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Tesla P100DTesla’s new P100D will go zero to 60 in 2.5 seconds. That’s faster than any other production car, including the P90D shown above.

Kevork Djansezian/Getty Images

On a test drive of a Tesla Model S P90D last fall, I pulled up to a stoplight on Manhattan’s West Side Highway and glanced over to find a McLaren 570 in the next lane. I had the urge to jokingly rev the engine, the universal signal for “let’s drag-race.” Unfortunately, the Tesla Model S’s engine doesn’t really rev, because it’s electric. When the light turned, I punched the gas, just in case the McLaren driver happened to do the same. He did not, thus ending my dream of racing an exotic supercar in a four-door family sedan.

Believe it or not, this is apparently a serious use case in the mind of Tesla CEO Elon Musk. On Tuesday, he announced a new version of the Model S that actually accelerates from zero to 60 mph faster than that McLaren—and every other production car on the market today. (A production car is basically a vehicle that you can buy, as opposed to a concept car.)

The Tesla Model S P100D Ludicrous—yes, that is its actual name—comes with a newly reconfigured 100-kWh battery that will boost its EPA-rated range to 315 miles on a charge and give it a mind-bending zero-to-60 time of 2.5 seconds. The only production cars ever to beat that time, by Tesla’s calculations, are the Ferrari LaFerrari and the Porsche 918 Spyder, neither of which is currently available for sale.

To be precise, this is not the fastest production car on the market: Its top speed is capped at a jaunty-but–not-breathtaking 155 mph. But near-instant acceleration is a virtue of all-electric motors, and in a call with reporters Tuesday, Musk argued that zero-to-60 is “what really matters” if you’re talking about speed you can use on the street, as opposed to on a racetrack.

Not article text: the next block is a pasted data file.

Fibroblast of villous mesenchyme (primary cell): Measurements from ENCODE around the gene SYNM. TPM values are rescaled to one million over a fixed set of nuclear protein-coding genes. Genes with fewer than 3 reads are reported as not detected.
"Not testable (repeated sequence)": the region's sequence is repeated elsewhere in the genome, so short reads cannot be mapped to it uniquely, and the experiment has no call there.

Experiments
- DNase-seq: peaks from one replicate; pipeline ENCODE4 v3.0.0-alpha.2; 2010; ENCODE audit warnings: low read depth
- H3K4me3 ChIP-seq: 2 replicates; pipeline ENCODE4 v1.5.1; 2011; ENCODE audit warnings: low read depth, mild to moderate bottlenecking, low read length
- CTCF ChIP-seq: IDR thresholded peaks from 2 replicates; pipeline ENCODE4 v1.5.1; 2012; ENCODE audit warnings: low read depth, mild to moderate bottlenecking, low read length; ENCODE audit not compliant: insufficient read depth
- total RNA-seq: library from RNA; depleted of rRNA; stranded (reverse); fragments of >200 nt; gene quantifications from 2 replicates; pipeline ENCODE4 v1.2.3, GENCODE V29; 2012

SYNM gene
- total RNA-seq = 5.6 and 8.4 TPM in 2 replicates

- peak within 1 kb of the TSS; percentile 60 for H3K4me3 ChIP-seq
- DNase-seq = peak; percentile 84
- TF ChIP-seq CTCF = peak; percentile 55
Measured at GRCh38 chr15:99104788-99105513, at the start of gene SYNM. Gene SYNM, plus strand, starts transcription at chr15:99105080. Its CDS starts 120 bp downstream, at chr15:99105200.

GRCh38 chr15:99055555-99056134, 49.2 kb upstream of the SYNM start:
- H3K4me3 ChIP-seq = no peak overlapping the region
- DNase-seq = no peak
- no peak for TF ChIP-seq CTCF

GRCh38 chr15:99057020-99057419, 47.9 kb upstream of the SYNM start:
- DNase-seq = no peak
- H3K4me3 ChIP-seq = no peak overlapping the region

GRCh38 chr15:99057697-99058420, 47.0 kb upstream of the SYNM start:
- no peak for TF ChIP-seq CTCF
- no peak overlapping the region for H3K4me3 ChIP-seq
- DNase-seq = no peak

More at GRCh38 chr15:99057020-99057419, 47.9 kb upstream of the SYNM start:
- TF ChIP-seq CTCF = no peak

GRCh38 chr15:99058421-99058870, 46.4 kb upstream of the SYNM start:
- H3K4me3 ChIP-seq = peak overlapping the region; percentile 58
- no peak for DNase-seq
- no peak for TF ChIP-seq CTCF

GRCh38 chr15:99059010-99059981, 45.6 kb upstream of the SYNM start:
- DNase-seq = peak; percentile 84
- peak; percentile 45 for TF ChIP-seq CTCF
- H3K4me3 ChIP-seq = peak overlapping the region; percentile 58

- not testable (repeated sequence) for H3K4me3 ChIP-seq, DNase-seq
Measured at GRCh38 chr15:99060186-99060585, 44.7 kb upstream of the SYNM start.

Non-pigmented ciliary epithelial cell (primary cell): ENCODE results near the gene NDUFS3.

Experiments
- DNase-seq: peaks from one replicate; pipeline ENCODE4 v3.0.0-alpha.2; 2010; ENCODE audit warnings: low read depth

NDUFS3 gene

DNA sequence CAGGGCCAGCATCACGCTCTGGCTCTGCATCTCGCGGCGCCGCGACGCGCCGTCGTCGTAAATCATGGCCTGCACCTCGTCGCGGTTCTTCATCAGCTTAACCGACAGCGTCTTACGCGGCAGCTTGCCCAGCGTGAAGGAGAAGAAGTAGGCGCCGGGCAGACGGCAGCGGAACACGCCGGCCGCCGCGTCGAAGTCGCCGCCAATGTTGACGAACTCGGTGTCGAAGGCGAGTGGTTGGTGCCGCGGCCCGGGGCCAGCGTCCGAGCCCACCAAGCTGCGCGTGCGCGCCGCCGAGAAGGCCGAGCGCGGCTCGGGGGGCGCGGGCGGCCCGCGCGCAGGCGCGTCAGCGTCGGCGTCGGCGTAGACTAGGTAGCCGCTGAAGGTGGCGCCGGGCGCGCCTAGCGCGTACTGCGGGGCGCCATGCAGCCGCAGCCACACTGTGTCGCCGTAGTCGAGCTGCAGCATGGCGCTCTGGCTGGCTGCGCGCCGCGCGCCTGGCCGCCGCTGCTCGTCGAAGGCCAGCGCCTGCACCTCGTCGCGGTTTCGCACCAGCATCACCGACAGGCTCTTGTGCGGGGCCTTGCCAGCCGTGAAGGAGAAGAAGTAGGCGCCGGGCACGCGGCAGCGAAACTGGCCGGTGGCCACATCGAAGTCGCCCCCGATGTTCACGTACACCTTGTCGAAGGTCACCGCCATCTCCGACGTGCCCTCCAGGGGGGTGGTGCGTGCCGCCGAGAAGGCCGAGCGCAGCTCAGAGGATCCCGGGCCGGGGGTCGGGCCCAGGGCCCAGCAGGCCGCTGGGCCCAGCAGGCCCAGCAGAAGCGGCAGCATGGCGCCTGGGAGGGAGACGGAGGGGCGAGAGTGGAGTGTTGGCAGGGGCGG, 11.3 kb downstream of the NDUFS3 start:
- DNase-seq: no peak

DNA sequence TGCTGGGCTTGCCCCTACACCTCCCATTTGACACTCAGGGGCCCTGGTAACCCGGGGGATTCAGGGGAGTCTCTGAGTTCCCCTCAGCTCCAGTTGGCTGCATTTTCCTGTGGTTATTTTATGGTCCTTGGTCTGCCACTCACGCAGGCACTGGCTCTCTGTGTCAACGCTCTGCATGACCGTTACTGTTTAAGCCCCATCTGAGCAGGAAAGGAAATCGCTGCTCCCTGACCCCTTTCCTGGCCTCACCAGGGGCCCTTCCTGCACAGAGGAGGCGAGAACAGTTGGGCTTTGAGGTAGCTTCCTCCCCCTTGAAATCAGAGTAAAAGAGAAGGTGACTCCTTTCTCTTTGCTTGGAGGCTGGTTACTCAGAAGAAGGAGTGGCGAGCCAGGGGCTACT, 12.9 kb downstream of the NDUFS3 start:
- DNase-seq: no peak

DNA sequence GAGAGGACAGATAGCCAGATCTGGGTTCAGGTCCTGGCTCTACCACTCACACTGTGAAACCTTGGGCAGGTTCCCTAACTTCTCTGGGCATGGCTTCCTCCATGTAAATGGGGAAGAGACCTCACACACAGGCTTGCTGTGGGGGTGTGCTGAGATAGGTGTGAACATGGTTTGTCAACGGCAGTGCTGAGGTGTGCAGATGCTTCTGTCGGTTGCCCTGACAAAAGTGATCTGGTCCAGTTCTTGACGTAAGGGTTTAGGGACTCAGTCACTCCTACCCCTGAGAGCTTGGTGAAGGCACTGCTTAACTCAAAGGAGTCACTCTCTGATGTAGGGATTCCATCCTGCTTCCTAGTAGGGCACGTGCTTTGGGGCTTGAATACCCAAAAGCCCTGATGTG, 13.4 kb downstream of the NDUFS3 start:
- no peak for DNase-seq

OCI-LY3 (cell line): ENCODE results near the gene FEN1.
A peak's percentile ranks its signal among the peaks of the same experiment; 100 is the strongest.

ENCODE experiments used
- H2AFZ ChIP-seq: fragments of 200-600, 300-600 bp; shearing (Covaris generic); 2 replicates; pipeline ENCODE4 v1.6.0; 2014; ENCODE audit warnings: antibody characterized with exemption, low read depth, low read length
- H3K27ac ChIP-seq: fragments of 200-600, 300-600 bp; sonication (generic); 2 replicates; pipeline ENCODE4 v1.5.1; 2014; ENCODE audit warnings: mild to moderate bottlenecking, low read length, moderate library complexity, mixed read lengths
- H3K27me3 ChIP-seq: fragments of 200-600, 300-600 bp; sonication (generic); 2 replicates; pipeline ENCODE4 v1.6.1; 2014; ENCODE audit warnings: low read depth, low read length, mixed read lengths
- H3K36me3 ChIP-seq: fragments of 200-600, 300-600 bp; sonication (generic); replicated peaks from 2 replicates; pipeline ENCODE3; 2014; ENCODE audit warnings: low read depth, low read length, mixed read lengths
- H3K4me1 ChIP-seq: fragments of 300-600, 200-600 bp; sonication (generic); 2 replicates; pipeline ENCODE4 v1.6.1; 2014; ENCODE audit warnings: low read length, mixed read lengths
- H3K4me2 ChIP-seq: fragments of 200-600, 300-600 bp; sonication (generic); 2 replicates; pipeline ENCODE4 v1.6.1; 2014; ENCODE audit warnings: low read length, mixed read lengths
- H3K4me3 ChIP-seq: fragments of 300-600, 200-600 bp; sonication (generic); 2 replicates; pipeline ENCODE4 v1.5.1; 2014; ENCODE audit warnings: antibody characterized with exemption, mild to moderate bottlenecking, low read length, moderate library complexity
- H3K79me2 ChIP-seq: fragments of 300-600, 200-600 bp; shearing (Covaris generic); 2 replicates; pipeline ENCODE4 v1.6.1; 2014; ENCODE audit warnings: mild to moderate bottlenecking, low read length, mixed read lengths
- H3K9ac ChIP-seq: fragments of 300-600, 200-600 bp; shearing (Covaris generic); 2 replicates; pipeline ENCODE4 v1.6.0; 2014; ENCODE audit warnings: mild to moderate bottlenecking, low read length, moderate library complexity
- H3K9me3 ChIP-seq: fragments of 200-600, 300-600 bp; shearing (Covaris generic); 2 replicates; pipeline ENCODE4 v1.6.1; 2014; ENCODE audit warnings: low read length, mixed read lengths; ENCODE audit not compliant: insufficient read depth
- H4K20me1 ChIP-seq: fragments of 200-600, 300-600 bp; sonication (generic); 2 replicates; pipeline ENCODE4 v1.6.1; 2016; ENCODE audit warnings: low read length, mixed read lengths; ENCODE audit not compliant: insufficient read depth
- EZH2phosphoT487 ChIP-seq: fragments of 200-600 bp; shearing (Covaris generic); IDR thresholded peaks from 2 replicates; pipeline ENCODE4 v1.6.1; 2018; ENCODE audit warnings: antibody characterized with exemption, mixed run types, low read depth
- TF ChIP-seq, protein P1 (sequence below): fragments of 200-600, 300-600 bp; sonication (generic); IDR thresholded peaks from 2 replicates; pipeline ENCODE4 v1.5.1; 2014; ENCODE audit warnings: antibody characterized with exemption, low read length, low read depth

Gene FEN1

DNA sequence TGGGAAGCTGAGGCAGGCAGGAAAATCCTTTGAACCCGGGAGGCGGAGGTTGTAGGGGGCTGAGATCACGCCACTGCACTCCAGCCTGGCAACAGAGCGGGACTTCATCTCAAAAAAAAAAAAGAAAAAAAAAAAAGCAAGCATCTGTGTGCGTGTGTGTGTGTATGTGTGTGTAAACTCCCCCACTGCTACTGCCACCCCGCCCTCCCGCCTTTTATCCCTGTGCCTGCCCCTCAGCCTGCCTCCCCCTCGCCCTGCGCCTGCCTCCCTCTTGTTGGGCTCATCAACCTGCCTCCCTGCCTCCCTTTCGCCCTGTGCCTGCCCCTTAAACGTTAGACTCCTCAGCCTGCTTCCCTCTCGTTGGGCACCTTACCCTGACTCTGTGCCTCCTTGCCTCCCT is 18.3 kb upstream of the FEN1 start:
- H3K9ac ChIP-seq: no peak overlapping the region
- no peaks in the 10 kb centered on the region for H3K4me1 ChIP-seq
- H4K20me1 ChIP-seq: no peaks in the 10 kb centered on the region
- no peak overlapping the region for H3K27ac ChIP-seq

“For an electric car, one which has four doors, to be the fastest car in production of any kind—I think this is really going to send a great message to the public that sustainable transport is the future, ” he said.

It’s safe to say this new Model S is not for everyone. The price starts at $135, 000, although the same 100-kWh battery will also be available to existing P90D Ludicrous owners as a $20, 000 upgrade. That said, if your goal is simply to beat a McLaren in a drag race, this would probably count as a bargain relative to the other options available.

And if your goal is not to beat a McLaren in a drag race, why should you care about this new Tesla? And, for that matter, why should Tesla care? After all, the company has always insisted that its mission is to help move the world toward sustainable energy sources, not to help reckless rich folks win pink slips.

“The public really pays attention to superlatives.”

—Tesla CEO Elon Musk

Asked a version of that question on Tuesday’s conference call, Musk had two answers ready.

First, he said, it’s about the image of electric cars: “The public really pays attention to superlatives, and for the first time, the world’s fastest production car in zero-to-60 is an electric car. I think that is really going to send a great message to the public that sustainable transport is the future.”

Second, he said, pricey offerings like the P100D have always been, for Tesla, a means to subsidize the hard work of building an electric car that the middle class can afford—namely, the forthcoming Model 3: “People who care about the Model 3 should appreciate, if someone’s buying a P100D Ludicrous, they’re helping to pay for their car’s development.”

The 100-kWh pack will also be available on Tesla’s new SUV, the Model X, enabling it to go from zero to 60 in 2.9 seconds.

Impressively, Tesla says the new 100-kWh battery pack is the same external size and shape as its 90-kWh predecessor. The company achieved the performance gains by optimizing the mechanics and the software of the pack, rather than through any kind of technological breakthrough at the level of the individual battery cell. “We did a complete re-do on the cooling architecture, ” Chief Technical Officer JB Straubel said.

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